4. Conclusions

As a result of a current major infectious event like Covid 19, its rapid spread, the devastating impact on hospital and territorial health establishments, regulatory bodies, international research networks (Cochrane in the first place) will not produce guidelines and timely information to guide the care of large numbers of patients who become ill, as is often the case with infectious diseases that spread very quickly.

The evidence presented to support the IAAF decision of its decision is in most cases drawn from hospital care settings, or even intensive care settings, where the difficulty of obtaining relevant clinical improvements in patients. patients with non-systemic impairment is evident. more manageable. It is paradoxical that in view of these results, deemed discouraging by the AIFA, it decides to limit the use of HCQ in clinical trials, which in fact amounts to limiting its use in hospitals. On the other hand, it is quite clear that if the hospital mortality is that of the last few days (around 900 deaths per day), it is clear that the hospital “cures” are not sufficient to contain the pandemic.

Faced with more than six months of experience with this disease, several published guidelines strongly advised against (including through legal decrees) any home treatment, as was instead implemented during the first wave of the pandemic. . From the analysis of the articles presented, it is clear that patients treated late have a worse prognosis, because if measures are not taken quickly, the viral infection triggers the cytokine storm, with potentially fatal autoimmune mechanisms. . The high mortality of COVID patients in recent periods is likely linked to a lack of early treatment of the disease.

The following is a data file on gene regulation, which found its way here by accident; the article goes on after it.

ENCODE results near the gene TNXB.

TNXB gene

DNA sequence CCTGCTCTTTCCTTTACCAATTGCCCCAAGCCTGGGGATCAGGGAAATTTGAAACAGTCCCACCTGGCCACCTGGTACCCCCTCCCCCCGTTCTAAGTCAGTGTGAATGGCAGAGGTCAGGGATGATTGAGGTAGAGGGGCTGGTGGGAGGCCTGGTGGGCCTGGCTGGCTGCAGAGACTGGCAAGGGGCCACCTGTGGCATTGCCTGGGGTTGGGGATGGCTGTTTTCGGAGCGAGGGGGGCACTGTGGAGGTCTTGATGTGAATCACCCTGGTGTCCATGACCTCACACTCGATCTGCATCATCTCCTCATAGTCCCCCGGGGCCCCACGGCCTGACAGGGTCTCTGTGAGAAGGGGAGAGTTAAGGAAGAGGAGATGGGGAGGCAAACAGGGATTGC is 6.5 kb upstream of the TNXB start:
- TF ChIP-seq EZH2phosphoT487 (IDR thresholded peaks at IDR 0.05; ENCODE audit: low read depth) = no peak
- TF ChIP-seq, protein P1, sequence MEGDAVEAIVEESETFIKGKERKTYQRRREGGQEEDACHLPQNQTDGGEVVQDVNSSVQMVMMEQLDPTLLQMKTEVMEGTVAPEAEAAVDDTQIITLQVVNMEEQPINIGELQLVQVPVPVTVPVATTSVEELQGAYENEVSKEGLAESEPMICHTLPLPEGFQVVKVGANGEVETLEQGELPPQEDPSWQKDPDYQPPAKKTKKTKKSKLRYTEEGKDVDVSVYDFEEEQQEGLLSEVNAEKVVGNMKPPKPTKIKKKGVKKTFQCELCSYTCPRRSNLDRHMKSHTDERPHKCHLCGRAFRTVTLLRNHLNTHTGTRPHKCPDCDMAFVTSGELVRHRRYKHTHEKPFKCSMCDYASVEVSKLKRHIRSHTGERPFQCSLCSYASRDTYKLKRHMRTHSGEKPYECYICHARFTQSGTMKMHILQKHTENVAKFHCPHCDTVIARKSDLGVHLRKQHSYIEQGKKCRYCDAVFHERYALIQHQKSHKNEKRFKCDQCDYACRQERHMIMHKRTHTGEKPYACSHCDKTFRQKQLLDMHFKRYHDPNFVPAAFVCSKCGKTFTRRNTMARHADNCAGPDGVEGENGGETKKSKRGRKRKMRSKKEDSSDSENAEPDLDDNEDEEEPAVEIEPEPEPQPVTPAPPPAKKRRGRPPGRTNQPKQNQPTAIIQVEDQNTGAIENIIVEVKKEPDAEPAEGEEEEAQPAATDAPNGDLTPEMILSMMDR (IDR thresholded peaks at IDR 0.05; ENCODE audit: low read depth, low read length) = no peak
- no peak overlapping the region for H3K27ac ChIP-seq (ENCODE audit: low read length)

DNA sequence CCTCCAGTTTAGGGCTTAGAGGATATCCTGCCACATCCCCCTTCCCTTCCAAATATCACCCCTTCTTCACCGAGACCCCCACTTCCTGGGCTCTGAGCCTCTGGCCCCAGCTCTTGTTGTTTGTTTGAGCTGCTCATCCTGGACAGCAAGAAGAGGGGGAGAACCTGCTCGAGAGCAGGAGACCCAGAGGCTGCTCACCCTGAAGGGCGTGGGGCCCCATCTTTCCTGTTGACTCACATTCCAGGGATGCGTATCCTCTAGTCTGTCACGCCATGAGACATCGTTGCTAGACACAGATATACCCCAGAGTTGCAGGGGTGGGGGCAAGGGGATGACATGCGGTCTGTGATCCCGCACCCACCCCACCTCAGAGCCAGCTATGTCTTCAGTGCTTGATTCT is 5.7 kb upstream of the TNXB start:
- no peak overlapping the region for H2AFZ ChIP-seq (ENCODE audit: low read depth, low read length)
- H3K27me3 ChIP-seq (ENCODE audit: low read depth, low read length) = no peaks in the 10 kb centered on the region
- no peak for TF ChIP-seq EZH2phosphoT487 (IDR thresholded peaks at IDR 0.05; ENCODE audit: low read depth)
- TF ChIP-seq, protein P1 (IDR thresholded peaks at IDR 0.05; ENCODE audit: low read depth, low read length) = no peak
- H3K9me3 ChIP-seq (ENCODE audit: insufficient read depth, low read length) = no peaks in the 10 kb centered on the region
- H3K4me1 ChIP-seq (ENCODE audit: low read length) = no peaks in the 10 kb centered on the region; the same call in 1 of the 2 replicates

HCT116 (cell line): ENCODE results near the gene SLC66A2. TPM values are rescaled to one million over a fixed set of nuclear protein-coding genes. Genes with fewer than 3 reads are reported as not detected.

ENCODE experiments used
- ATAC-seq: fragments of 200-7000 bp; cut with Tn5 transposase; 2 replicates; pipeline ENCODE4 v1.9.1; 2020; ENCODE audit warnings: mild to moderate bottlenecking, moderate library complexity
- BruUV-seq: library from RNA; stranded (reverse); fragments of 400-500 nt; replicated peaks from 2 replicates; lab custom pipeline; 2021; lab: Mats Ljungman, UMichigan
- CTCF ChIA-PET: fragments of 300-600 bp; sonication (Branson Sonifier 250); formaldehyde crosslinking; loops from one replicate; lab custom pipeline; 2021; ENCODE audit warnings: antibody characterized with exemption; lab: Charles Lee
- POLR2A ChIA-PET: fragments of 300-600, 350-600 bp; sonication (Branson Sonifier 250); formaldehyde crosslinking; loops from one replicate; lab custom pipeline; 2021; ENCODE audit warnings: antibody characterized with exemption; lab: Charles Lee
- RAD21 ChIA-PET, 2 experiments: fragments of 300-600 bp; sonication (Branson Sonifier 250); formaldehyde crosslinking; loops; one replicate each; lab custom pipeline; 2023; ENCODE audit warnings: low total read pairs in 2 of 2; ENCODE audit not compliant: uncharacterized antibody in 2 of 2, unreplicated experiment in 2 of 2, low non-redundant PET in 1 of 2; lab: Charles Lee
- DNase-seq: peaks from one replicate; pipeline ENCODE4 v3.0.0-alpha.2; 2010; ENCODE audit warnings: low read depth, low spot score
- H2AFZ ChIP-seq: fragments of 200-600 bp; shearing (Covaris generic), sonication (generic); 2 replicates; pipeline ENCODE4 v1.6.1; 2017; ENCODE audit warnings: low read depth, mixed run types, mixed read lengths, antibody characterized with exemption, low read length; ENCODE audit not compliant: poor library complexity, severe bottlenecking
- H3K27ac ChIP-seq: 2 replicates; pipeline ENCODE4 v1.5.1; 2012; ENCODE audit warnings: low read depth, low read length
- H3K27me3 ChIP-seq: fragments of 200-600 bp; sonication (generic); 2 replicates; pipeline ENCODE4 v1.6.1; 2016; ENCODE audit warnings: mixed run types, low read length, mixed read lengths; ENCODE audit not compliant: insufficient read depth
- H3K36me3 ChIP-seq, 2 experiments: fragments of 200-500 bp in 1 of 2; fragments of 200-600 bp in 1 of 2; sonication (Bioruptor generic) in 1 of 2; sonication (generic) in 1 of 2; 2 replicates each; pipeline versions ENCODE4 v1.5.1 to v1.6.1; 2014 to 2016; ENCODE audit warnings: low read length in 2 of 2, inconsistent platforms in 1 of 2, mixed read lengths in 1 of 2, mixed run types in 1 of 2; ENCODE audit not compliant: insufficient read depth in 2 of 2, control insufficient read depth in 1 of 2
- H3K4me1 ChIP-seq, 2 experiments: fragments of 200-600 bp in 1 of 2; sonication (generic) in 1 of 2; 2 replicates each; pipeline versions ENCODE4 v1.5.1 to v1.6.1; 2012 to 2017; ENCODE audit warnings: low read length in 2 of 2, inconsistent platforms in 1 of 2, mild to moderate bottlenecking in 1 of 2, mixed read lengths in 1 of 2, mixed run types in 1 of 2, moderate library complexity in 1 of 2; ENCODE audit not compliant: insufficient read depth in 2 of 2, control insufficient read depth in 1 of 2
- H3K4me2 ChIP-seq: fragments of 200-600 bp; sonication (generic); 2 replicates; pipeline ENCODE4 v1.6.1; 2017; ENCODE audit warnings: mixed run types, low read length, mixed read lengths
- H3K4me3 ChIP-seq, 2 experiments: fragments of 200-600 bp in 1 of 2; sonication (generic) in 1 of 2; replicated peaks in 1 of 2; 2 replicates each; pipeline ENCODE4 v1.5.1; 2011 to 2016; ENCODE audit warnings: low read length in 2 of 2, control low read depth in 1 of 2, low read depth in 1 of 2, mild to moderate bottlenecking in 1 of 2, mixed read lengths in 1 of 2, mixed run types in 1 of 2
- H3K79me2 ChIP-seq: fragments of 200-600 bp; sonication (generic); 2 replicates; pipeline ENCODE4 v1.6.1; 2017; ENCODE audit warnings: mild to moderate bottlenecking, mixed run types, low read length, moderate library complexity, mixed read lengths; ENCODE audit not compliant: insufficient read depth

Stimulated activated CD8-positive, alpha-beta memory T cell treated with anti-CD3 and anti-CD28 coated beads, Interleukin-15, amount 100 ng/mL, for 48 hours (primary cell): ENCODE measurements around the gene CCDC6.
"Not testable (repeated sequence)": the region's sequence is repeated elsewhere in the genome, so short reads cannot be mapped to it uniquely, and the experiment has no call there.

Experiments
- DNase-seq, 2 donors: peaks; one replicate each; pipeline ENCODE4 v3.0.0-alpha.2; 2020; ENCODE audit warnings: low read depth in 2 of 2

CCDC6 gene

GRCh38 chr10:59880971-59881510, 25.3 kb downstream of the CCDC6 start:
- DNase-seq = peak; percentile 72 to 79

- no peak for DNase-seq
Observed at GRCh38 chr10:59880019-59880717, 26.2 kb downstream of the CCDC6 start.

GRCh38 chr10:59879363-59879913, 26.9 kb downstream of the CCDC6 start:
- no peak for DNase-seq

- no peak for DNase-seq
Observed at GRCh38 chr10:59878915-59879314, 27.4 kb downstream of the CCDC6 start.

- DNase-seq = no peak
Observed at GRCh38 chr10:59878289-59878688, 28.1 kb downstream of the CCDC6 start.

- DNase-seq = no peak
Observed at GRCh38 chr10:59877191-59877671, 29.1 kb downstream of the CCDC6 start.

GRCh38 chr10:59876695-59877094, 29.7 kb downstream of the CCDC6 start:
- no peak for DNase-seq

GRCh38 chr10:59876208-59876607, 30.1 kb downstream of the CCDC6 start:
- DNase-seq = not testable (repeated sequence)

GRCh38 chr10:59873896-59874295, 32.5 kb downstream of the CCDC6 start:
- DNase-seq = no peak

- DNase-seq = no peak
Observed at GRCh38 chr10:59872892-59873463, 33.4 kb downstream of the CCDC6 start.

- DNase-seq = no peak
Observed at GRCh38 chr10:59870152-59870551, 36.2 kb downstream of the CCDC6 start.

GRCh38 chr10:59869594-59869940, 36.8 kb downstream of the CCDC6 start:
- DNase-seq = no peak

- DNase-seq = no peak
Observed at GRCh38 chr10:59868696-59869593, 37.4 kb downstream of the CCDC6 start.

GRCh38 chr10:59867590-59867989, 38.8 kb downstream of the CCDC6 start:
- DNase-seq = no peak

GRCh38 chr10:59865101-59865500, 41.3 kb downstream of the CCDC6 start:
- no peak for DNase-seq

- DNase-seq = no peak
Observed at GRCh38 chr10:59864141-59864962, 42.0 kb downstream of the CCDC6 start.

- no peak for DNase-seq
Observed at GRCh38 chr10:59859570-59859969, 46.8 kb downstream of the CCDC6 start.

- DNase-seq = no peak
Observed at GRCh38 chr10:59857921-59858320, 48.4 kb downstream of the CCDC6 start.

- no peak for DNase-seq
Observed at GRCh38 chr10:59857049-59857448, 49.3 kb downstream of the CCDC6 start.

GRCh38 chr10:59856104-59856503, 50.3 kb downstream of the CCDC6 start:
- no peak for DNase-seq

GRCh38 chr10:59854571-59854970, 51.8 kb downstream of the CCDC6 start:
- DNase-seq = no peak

At this stage of the pandemic, we must allow the possibility of treating patients at home, by promoting clinical diagnosis, with drugs of which we have sufficient knowledge for widespread and territorial use. It should also be taken into account that in these patients, hospitalization in itself represents a risk factor for mortality regardless of the causes of hospitalization (intercurrent hospital infections, aspiration pneumonia, difficulty in following disoriented, confused patients, hypoxemic …).